Study of photo of sculpture by Henry Moore by Nexus by me ( Drawing 39 )

2014-09-29d

I wanted to do something quick and easy before dinner, and i found this photo taken by Nexus of this beautiful sculpture by Henry Moore. I haven’t seen the full extends of the sculpture, but i really like this framing of it.

It was neither quick, nor easy!

The user paintbynumberparents  gave me a suggestion here about using a blending stick for getting better gradient tones, but i couldn’t really get it to work.. It just doesn’t really smudge the graphite.. I don’t know if it’s the paper, the stick or me who’s the problem.

Anyway – as usual, if anybody has god some tips, suggestions or comments, don’t hesitate in commenting.

And thanks to everybody commenting, Nexus for lending me the photo, and to Henry Moore, by whom i didn’t ask permission !

0 thoughts on “Study of photo of sculpture by Henry Moore by Nexus by me ( Drawing 39 )”

  1. Blending sticks are total crap. Get a set of pencils that has a wide range of soft to hard lead. Like 2b-8b (they also have 2h-(some number)h which I never use but I know exist!) Make sure it has the darkest- ebony. As a beginner do the sketch in the lightest pencil, shading it spots lightly as you go. Also, important- draw the whole picture at once. For example, don’t start at the top and travel to the bottom. Draw a little bit of the top, move to the side, to the bottom and then connect everything. This is difficult but it’s the best way to train yourself. So use the various pencils for various degrees of dark shadows in the pic. (Play around with them first to get a feel) As you get more experienced, you will throw out most of those pencils opting for a very light one for quick sketching and the dark graphite/ebony. Your hand will learn how much pressure to apply for light, medium to dark and be able to make a perfect blend without that atrocity they created : the blending stick!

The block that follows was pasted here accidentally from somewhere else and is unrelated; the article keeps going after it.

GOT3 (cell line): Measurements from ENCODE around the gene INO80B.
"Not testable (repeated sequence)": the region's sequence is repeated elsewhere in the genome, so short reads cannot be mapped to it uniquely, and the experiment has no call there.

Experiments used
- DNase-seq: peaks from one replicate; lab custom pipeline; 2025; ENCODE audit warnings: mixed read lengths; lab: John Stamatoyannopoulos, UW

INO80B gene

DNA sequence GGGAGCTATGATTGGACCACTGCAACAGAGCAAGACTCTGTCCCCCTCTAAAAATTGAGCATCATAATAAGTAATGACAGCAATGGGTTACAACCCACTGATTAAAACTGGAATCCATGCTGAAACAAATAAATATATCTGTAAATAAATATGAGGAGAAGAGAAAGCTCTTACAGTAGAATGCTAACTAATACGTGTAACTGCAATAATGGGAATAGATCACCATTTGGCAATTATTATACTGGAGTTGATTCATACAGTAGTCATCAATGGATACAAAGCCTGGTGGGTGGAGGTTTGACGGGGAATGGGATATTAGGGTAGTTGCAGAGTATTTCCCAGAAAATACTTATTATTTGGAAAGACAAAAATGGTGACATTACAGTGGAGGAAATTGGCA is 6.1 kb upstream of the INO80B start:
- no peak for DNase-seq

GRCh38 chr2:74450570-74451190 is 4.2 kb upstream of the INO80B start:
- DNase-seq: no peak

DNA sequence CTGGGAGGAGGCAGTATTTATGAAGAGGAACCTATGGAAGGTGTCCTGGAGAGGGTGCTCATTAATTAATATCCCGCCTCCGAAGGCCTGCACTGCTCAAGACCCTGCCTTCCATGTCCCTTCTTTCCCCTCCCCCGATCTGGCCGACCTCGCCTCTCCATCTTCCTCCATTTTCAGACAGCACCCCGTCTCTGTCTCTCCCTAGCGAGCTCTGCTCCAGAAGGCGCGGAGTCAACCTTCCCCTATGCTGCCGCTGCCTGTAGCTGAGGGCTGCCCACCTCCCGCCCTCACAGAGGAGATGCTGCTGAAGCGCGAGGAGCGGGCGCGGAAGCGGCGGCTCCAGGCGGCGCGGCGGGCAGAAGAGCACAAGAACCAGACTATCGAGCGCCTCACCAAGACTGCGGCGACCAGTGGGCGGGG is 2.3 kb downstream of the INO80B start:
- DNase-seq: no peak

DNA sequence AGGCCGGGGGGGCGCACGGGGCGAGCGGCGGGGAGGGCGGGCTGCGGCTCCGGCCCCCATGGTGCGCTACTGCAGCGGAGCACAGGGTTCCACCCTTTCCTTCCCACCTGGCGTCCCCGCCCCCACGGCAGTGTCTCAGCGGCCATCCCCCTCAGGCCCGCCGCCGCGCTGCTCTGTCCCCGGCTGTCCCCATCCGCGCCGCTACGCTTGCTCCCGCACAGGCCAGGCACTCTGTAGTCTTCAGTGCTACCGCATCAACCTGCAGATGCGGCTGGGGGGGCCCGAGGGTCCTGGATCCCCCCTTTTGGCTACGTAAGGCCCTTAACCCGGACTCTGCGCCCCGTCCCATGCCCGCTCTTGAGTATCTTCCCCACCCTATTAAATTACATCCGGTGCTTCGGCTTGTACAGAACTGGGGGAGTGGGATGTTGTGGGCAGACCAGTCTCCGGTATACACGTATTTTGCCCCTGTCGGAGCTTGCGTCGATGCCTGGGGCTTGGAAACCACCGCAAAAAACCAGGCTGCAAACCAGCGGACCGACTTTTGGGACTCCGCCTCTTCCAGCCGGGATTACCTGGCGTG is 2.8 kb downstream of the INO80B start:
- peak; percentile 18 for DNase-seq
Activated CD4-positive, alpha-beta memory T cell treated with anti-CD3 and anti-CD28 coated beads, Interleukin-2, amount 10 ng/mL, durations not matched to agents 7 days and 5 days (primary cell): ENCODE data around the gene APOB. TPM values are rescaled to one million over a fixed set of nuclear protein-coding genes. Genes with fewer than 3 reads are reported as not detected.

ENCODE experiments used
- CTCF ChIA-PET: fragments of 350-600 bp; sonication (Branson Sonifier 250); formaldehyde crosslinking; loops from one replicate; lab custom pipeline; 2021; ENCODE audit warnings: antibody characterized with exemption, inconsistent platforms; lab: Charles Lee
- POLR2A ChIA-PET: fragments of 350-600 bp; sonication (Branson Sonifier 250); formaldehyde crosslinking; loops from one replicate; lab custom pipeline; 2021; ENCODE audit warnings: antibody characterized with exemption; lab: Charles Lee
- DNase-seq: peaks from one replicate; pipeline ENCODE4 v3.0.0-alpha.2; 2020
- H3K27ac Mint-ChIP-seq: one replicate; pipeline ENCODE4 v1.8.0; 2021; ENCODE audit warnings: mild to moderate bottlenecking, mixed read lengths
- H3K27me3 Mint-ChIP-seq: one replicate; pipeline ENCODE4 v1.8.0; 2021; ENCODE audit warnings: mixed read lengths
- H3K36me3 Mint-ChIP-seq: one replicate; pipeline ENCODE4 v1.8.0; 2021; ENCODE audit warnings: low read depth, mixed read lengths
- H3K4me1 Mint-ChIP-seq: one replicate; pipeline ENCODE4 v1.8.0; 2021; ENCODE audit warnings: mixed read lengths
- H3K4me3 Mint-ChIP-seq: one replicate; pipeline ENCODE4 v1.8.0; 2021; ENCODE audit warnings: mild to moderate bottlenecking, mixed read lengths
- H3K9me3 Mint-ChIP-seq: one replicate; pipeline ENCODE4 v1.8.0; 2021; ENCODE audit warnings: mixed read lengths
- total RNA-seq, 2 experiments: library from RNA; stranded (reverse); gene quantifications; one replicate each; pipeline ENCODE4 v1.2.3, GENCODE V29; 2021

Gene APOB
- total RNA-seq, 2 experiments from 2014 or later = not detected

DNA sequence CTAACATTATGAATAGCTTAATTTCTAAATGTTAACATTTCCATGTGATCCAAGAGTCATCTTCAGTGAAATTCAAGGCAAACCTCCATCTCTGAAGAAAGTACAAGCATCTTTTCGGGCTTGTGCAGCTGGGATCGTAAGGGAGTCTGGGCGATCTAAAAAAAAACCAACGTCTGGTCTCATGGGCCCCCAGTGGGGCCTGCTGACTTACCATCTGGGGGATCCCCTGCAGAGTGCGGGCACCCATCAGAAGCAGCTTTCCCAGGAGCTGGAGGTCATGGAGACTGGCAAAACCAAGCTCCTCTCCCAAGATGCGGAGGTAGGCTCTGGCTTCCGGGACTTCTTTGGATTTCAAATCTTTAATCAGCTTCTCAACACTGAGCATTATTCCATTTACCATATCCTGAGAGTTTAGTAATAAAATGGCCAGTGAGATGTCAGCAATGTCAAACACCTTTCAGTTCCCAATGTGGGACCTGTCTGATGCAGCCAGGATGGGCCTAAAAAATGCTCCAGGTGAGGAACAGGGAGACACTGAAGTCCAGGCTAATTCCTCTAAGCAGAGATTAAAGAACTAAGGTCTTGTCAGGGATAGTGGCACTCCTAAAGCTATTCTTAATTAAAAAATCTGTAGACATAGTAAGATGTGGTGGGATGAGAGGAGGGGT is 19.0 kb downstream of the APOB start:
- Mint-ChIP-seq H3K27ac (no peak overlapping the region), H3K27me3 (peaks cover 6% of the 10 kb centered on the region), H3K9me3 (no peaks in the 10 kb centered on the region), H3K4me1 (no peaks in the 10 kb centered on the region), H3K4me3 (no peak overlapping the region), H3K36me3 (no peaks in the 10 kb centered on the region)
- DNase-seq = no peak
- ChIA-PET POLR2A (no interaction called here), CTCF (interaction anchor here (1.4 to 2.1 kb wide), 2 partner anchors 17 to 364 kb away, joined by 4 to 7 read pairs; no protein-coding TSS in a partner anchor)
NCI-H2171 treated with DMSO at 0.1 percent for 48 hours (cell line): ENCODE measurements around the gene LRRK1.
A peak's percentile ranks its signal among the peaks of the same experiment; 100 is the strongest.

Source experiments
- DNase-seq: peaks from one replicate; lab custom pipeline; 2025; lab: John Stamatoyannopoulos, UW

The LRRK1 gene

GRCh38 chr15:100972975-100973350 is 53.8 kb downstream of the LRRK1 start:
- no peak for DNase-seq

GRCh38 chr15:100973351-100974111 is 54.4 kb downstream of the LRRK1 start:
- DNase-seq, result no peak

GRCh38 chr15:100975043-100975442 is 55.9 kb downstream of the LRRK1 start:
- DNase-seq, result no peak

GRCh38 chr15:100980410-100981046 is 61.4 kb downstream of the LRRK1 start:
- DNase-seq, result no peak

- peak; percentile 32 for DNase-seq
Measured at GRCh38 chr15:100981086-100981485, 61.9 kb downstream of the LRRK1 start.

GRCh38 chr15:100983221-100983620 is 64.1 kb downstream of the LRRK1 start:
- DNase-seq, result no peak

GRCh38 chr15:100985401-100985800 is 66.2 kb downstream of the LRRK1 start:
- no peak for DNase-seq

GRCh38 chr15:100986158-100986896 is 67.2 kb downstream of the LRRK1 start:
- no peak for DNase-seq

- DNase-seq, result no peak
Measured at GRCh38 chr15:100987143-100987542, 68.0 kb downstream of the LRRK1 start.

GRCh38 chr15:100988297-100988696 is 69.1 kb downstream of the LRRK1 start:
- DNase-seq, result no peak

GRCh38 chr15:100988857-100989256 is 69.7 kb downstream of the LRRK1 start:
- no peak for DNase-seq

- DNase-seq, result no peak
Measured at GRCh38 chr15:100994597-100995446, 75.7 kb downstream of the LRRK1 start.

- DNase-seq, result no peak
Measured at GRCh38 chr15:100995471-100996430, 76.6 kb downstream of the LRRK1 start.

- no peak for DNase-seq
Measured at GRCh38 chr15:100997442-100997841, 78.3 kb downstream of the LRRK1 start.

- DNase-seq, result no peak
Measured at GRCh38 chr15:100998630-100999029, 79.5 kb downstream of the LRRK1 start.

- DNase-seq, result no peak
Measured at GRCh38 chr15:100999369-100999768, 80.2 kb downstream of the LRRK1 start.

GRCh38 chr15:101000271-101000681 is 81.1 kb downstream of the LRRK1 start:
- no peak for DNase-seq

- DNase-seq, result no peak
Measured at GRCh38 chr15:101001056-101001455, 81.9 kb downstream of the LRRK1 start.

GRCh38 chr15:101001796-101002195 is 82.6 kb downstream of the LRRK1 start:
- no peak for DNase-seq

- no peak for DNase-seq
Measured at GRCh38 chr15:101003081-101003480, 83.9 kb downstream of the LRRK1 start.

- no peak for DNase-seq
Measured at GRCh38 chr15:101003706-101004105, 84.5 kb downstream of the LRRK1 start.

And don’t forget the most important rule of drawing that all artist amateur or professional must keep reminding themselves:
    Draw what you SEE not what you KNOW
    Cheers!

    Reply
    • Thanks for your comment! – I actually use a lot of different pencils from 4h to 6b.. But even the 6b just doesn’t get black enough.. I don’t know what it is. I try to draw everywhere on the page silmultanously – this way i get a more correct form – noticing that the proportions are wrong when you reach the last corner is so frustrating !

      Reply
      • I think it’s looking great and you can see a gradient difference already from your other work. You got almost all the values you were looking for and did the most important thing you could… left the light part in the middle blank. if you’re still worried about the line marks add more graphite and smudge… however you choose to do that. Try taking an exacto-knife and shaving some of the tip of your pencil onto the work and smudging it with your finger… sometimes the oil on your skin helps move the graphite around too. Just keep experimenting with everything… sticks, paper towel, finger…. Murphy’s Third Law: If something’s stupid… but it works… then it isn’t stupid. Keep up the good work!

        Reply
        • Thanks for your comment! I Will try scraping off some of my pencil and getting my fingers dirty. I never heard about that law by Murphy, but that’s a great way to concider the experiments!

          Reply
  2. analogrevolutionart, the other day i leaned in over my table while doing aquarel and didn’t notice that i had put my hand flat on top of my white pigment block.. It actually gets quite sticky when it’s just a little wet.. I’m all for getting messy !

    Reply

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